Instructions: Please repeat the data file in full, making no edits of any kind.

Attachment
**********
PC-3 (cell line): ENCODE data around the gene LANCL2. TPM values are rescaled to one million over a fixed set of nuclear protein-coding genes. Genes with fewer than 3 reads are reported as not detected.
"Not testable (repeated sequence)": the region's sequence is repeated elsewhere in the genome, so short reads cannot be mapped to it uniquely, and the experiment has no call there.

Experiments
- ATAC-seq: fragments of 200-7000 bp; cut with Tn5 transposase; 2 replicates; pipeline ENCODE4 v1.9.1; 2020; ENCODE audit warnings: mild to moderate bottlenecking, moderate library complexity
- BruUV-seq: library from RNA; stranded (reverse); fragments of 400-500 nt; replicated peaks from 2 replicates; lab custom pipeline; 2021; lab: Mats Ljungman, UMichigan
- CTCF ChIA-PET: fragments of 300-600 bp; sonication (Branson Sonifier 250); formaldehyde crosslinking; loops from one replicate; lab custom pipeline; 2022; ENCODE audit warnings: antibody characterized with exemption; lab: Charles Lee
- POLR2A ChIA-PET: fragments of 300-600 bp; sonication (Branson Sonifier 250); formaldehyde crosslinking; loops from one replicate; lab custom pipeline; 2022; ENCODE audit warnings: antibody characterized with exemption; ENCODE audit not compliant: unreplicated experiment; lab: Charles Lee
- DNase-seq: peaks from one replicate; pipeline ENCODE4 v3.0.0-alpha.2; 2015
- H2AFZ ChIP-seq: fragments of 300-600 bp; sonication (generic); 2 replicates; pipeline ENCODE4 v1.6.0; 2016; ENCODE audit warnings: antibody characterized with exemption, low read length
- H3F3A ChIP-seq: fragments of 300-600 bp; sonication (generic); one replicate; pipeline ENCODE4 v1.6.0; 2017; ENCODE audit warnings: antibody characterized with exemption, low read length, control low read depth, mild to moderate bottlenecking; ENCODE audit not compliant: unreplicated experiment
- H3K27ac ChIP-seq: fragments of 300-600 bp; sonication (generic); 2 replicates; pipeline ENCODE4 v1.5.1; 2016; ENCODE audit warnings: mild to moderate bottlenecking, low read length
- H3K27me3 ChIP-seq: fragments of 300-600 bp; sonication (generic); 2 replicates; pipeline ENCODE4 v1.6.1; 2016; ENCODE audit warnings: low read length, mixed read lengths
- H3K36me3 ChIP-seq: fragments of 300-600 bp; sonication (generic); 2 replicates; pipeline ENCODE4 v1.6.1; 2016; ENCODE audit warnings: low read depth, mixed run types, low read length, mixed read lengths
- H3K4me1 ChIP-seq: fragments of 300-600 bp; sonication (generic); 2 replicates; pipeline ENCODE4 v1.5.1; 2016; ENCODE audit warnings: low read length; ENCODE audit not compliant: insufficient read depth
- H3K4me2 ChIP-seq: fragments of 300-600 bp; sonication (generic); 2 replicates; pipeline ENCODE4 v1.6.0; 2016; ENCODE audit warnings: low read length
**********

PC-3 (cell line): ENCODE data around the gene LANCL2. TPM values are rescaled to one million over a fixed set of nuclear protein-coding genes. Genes with fewer than 3 reads are reported as not detected.
"Not testable (repeated sequence)": the region's sequence is repeated elsewhere in the genome, so short reads cannot be mapped to it uniquely, and the experiment has no call there.

Experiments
- ATAC-seq: fragments of 200-7000 bp; cut with Tn5 transposase; 2 replicates; pipeline ENCODE4 v1.9.1; 2020; ENCODE audit warnings: mild to moderate bottlenecking, moderate library complexity
- BruUV-seq: library from RNA; stranded (reverse); fragments of 400-500 nt; replicated peaks from 2 replicates; lab custom pipeline; 2021; lab: Mats Ljungman, UMichigan
- CTCF ChIA-PET: fragments of 300-600 bp; sonication (Branson Sonifier 250); formaldehyde crosslinking; loops from one replicate; lab custom pipeline; 2022; ENCODE audit warnings: antibody characterized with exemption; lab: Charles Lee
- POLR2A ChIA-PET: fragments of 300-600 bp; sonication (Branson Sonifier 250); formaldehyde crosslinking; loops from one replicate; lab custom pipeline; 2022; ENCODE audit warnings: antibody characterized with exemption; ENCODE audit not compliant: unreplicated experiment; lab: Charles Lee
- DNase-seq: peaks from one replicate; pipeline ENCODE4 v3.0.0-alpha.2; 2015
- H2AFZ ChIP-seq: fragments of 300-600 bp; sonication (generic); 2 replicates; pipeline ENCODE4 v1.6.0; 2016; ENCODE audit warnings: antibody characterized with exemption, low read length
- H3F3A ChIP-seq: fragments of 300-600 bp; sonication (generic); one replicate; pipeline ENCODE4 v1.6.0; 2017; ENCODE audit warnings: antibody characterized with exemption, low read length, control low read depth, mild to moderate bottlenecking; ENCODE audit not compliant: unreplicated experiment
- H3K27ac ChIP-seq: fragments of 300-600 bp; sonication (generic); 2 replicates; pipeline ENCODE4 v1.5.1; 2016; ENCODE audit warnings: mild to moderate bottlenecking, low read length
- H3K27me3 ChIP-seq: fragments of 300-600 bp; sonication (generic); 2 replicates; pipeline ENCODE4 v1.6.1; 2016; ENCODE audit warnings: low read length, mixed read lengths
- H3K36me3 ChIP-seq: fragments of 300-600 bp; sonication (generic); 2 replicates; pipeline ENCODE4 v1.6.1; 2016; ENCODE audit warnings: low read depth, mixed run types, low read length, mixed read lengths
- H3K4me1 ChIP-seq: fragments of 300-600 bp; sonication (generic); 2 replicates; pipeline ENCODE4 v1.5.1; 2016; ENCODE audit warnings: low read length; ENCODE audit not compliant: insufficient read depth
- H3K4me2 ChIP-seq: fragments of 300-600 bp; sonication (generic); 2 replicates; pipeline ENCODE4 v1.6.0; 2016; ENCODE audit warnings: low read length